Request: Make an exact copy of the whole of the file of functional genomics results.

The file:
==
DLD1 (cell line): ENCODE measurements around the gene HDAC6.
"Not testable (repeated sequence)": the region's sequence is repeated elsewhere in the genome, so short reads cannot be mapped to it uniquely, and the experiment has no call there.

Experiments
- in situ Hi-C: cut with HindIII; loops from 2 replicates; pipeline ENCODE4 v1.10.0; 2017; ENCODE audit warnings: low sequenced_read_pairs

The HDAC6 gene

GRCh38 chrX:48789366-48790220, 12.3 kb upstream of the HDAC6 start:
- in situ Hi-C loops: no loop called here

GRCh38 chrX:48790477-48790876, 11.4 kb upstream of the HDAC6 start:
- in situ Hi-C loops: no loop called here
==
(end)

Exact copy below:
DLD1 (cell line): ENCODE measurements around the gene HDAC6.
"Not testable (repeated sequence)": the region's sequence is repeated elsewhere in the genome, so short reads cannot be mapped to it uniquely, and the experiment has no call there.

Experiments
- in situ Hi-C: cut with HindIII; loops from 2 replicates; pipeline ENCODE4 v1.10.0; 2017; ENCODE audit warnings: low sequenced_read_pairs

The HDAC6 gene

GRCh38 chrX:48789366-48790220, 12.3 kb upstream of the HDAC6 start:
- in situ Hi-C loops: no loop called here

GRCh38 chrX:48790477-48790876, 11.4 kb upstream of the HDAC6 start:
- in situ Hi-C loops: no loop called here